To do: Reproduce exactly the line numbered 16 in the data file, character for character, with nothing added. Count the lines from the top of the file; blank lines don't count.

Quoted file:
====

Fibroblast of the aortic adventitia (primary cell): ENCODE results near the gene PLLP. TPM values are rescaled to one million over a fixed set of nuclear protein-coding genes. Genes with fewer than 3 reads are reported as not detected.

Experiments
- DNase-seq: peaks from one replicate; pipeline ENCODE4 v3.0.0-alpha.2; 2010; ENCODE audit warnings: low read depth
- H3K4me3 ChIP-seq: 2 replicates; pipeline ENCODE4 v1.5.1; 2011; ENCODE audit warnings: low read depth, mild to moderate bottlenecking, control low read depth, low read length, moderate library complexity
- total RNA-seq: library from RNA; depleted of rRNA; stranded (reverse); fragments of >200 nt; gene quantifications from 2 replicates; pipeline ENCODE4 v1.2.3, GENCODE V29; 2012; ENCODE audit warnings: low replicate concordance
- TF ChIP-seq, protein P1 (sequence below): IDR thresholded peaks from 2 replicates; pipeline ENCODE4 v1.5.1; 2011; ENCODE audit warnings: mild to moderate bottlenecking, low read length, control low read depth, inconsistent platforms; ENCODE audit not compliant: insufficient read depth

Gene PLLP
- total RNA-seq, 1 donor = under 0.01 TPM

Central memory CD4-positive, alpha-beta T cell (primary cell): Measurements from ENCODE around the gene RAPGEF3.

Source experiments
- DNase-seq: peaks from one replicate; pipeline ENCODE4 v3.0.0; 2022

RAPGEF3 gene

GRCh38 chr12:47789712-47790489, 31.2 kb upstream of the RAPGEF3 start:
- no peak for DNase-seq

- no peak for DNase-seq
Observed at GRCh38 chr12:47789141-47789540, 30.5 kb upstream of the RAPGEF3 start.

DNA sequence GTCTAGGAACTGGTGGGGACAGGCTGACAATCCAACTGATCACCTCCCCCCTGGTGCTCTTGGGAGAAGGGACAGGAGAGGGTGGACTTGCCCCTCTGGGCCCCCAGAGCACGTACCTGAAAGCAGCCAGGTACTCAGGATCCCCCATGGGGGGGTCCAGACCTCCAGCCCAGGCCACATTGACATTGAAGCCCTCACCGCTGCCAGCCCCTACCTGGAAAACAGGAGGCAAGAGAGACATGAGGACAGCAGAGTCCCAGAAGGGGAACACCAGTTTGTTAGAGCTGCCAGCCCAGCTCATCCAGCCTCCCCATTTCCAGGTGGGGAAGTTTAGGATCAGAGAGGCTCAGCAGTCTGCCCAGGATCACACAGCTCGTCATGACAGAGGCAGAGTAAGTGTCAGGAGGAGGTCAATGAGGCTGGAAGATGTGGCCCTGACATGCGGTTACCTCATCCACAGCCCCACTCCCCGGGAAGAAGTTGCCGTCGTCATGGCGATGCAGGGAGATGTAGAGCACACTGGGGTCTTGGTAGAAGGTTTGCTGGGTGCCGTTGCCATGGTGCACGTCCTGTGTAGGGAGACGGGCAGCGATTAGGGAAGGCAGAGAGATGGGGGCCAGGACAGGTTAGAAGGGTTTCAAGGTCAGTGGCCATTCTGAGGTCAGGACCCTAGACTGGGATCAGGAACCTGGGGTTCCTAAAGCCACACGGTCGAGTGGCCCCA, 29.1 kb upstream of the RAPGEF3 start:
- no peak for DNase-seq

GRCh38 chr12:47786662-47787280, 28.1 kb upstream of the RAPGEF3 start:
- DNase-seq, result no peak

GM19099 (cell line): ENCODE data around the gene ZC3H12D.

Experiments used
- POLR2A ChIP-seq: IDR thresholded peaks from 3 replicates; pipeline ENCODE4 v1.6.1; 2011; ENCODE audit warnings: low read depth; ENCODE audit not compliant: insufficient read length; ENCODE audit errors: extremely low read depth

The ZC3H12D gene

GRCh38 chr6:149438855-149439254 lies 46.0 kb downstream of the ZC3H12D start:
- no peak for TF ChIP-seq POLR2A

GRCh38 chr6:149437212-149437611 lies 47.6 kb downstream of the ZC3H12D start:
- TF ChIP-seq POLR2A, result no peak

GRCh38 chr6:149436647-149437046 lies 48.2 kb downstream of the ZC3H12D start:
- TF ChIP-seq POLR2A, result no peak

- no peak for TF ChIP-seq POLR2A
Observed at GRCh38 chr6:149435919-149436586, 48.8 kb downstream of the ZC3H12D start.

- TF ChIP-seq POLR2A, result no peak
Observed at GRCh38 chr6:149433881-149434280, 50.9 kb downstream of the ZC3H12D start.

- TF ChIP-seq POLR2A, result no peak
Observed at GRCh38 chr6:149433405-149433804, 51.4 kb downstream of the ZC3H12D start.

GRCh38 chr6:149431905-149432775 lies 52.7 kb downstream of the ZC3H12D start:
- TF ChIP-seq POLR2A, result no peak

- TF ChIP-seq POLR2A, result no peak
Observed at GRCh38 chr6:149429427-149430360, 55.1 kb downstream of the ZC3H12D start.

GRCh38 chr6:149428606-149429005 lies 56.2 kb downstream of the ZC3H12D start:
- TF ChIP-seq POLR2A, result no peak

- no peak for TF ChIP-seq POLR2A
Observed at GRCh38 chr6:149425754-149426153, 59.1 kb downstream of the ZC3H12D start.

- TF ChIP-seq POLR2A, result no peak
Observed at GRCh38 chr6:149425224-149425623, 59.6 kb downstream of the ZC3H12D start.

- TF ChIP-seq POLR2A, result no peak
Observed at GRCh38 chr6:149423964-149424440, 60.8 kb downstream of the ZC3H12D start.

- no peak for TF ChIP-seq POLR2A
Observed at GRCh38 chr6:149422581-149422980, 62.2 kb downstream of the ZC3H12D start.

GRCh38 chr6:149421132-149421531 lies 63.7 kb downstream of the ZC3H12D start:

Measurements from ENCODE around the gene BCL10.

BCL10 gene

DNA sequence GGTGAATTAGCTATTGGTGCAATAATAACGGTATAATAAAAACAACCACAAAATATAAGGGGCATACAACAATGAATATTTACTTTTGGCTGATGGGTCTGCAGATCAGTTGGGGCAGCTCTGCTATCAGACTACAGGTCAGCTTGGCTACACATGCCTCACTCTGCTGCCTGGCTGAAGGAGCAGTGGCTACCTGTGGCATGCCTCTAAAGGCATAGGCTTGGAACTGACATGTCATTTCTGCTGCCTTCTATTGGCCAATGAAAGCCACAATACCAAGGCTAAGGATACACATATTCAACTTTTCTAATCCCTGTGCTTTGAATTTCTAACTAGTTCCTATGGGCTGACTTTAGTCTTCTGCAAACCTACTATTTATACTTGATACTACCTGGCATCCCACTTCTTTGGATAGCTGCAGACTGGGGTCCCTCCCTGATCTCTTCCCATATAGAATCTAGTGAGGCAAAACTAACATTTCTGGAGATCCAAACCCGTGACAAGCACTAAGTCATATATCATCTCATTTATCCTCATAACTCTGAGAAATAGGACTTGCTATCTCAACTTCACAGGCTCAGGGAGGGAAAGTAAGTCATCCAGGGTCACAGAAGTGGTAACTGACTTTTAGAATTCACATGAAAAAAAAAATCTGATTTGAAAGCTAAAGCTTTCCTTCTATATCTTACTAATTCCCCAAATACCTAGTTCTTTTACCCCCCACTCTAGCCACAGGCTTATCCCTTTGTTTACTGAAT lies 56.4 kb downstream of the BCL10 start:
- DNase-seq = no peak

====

Observed at GRCh38 chr12:47789141-47789540, 30.5 kb upstream of the RAPGEF3 start.